I’ll start this post by saying that I am very happy with my Dexcom G4. It is by far the most accurate of the CGMs that I have used, the previous two being the Medtronic Sof-Sensor and the Dexcom 7+.
But I think that it has one serious problem and I am surprised at how little I have seen written about it.
The G4 has a beautiful color screen and uses yellow for highs, white for in-range readings, and red for lows. When I hike in Arizona and am in bright sunlight with little or no access to shade, I cannot read anything on my Dexcom that is in red. I can see the white numbers the best and can vaguely see the yellow numbers. But even when I put my receiver in the skimpy shade of a desert bush and use my hand to shield the receiver as much as I can, I cannot see the red numbers or read the red low alert screen. My glasses have transition lenses which turn dark in the sun, but I think that it is a reasonable expectation that people spending time outside will be wearing sunglasses.
So when I am hiking with my G4, how do I know that I am low? I can see the white numbers fairly well and the yellow numbers a little less well. So if I can’t see the number at all, then I must be low! I don’t think that is exactly how the CGM is supposed to work…
When my Dex alerts me to a low, I know I need to test and take action. My alert threshold is set at 70. Does the current alert mean my BG is 69 and a glucose tab or two will take care of the problem? Or is it 49 and I’m in danger of falling off a cliff? I can’t answer that question because I can’t read the number. When I’ve been in bright light for a long time, it is also difficult to see the directional arrows to know if my BG is dropping, stable, or rising.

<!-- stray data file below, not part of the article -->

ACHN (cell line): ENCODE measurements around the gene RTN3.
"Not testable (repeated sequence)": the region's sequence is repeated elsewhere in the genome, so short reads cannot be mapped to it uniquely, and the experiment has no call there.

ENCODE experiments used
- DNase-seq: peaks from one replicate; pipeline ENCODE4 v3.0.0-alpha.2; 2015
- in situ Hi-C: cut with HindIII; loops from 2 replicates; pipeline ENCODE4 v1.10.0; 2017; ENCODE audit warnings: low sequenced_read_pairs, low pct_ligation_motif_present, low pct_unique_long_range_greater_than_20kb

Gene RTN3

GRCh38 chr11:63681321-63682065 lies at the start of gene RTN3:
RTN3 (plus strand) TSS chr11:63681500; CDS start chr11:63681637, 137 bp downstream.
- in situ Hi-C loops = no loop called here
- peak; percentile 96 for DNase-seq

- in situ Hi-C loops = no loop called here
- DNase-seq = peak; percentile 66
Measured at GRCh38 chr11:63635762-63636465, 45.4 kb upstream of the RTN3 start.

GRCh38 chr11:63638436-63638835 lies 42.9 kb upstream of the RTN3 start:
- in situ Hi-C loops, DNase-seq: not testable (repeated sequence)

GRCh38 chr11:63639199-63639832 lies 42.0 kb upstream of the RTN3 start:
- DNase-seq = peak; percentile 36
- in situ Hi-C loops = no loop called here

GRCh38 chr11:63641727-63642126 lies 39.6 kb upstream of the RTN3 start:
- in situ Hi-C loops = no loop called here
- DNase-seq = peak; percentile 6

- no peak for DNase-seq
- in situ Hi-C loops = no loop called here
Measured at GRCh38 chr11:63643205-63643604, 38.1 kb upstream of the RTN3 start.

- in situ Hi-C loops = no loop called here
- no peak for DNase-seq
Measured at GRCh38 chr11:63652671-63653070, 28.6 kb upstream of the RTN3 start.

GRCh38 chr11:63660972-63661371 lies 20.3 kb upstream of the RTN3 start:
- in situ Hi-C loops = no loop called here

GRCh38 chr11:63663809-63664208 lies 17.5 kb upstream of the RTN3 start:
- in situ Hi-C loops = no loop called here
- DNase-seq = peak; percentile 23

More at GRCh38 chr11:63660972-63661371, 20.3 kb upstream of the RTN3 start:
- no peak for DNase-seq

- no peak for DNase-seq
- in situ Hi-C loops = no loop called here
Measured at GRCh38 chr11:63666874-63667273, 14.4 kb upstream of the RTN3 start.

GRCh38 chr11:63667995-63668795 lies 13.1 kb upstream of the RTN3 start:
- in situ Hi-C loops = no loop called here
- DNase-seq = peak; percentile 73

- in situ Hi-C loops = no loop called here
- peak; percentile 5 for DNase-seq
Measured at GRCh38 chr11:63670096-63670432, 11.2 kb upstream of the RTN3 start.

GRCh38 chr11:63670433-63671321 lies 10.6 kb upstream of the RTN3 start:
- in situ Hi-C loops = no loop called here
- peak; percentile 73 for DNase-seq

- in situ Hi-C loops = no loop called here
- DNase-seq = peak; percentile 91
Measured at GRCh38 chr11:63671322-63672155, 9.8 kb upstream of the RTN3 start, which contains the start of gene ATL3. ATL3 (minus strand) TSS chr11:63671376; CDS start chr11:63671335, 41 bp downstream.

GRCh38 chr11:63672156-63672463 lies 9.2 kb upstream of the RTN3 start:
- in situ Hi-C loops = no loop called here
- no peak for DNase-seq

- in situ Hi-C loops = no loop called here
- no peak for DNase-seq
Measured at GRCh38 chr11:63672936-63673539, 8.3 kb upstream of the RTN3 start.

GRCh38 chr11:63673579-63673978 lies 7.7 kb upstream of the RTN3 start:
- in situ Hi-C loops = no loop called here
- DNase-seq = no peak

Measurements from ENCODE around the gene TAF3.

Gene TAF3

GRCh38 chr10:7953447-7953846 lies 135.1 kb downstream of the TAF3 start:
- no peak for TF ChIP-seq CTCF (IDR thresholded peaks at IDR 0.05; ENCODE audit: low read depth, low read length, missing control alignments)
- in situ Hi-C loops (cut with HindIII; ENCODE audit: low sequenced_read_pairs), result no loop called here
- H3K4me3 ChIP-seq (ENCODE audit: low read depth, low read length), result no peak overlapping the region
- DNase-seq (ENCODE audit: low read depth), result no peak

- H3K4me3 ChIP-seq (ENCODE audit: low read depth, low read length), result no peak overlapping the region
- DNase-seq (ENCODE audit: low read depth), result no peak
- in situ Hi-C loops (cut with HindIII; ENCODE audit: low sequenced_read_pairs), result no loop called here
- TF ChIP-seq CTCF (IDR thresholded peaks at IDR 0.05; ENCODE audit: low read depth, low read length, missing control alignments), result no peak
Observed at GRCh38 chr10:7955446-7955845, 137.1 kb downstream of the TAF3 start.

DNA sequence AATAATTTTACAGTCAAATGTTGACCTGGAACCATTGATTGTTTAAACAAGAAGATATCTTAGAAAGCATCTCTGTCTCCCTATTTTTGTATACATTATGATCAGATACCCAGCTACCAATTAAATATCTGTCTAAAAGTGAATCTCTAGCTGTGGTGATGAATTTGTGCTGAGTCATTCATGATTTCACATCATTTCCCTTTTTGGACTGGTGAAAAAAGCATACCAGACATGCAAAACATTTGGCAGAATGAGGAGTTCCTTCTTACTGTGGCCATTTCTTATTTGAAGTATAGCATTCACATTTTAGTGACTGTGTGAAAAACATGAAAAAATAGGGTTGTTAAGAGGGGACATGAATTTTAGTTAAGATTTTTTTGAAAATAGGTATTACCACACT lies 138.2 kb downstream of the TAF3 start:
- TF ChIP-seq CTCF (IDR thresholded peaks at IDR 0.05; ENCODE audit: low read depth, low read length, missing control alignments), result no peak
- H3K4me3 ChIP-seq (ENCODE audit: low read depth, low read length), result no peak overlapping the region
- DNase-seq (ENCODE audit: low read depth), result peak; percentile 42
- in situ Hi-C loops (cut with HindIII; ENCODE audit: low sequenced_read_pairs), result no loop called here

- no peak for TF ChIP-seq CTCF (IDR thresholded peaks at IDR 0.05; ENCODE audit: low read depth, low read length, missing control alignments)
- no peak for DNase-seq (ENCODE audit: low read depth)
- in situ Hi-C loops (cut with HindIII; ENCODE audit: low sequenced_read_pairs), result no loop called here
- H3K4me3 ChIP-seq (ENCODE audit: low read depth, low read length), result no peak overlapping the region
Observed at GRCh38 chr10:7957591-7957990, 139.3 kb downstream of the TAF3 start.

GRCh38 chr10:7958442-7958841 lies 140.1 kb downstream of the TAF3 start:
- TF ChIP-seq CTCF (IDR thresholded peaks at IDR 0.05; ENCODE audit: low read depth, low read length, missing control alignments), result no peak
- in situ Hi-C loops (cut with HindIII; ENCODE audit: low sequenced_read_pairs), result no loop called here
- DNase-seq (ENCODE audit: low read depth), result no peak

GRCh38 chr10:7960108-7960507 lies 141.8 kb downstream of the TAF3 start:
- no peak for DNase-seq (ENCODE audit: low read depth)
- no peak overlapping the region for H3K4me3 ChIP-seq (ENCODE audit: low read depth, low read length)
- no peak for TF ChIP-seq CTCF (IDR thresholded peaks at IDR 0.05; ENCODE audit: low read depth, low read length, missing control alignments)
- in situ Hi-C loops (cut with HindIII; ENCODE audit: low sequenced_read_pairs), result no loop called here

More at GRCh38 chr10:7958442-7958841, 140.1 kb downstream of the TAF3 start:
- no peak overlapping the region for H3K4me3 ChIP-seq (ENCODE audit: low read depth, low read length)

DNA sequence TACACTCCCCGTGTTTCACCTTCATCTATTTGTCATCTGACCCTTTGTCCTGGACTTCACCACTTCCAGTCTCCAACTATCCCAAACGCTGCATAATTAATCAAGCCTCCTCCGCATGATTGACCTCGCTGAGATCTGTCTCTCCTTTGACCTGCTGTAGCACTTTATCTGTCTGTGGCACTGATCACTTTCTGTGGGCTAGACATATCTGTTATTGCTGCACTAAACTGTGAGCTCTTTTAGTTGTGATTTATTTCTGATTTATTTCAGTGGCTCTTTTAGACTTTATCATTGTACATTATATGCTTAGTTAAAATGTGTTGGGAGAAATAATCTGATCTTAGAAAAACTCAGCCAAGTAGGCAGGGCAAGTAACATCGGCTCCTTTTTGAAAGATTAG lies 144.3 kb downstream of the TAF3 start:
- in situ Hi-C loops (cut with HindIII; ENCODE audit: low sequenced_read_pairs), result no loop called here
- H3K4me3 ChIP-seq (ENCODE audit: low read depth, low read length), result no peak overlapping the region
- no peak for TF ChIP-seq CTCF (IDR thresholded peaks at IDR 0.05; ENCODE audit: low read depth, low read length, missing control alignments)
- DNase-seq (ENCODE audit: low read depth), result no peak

I’m sure the idea of using red for lows was thought to be a good one because red is often associated with danger and emergencies. Unfortunately testing of the screen readability must have taken place in a lab not out in harsh sunny conditions. I wrote a long email to Dexcom about this problem and never received a response. I will call them soon just to get the problem on record. I can see things on my iPhone screen in the sun, including red text, so a fix of this issue is not an insurmountable problem. An easier fix might be to stop using red for any of the vital information.
There is a December 2012 thread in the TuDiabetes Dexcom Users group about this issue and I bumped it up on Monday to see if others ran into the problem this summer and there are a few new responses. The original author of the thread was a cyclist who couldn’t see her G4 numbers and arrows without getting off the bike and moving into the shade. As she said, this wasn’t a good option for races.
Is anyone else having this problem? Any suggestions or solutions?
You might also consider sending a letter, regarding this issue, to the FDA. A phone call may also work. The number is on the FDA website, in the Adverse Events section.
A certified letter, signature required, is also an option for Dexcom.
Thanks, Trisha. I never thought of taking this problem to the next level like that. I think I’ll contact Dexcom again, maybe with a certified letter.
I don’t use a Dexcom, but I can sympathize with the annoyance. My meter, the Bayer Contour Nextlink, is an awesome meter — except in the sun. Cupping my hands over the display doesn’t help much, and I’m referring to the white-on-black numbers for a normal BG! (the orange-on-black for out-of-range results is worse). My “remedy” is to wait until the number gets beamed to my pump and to read it there — hoping there were no error messages I missed. I recognize that’s not an option with Dexcom.
I’ve got to believe that some third-party manufacturer sells an anti-glare screen– a simple adhesive film that goes over the screen of the device. I don’t know where to find one, but it could be worth looking for (or inventing!)
Scott, I never thought of trying an anti-glare adhesive screen. I’ll look for one and see if it helps. Thanks for the tip and I’ll report back on whether it helps.
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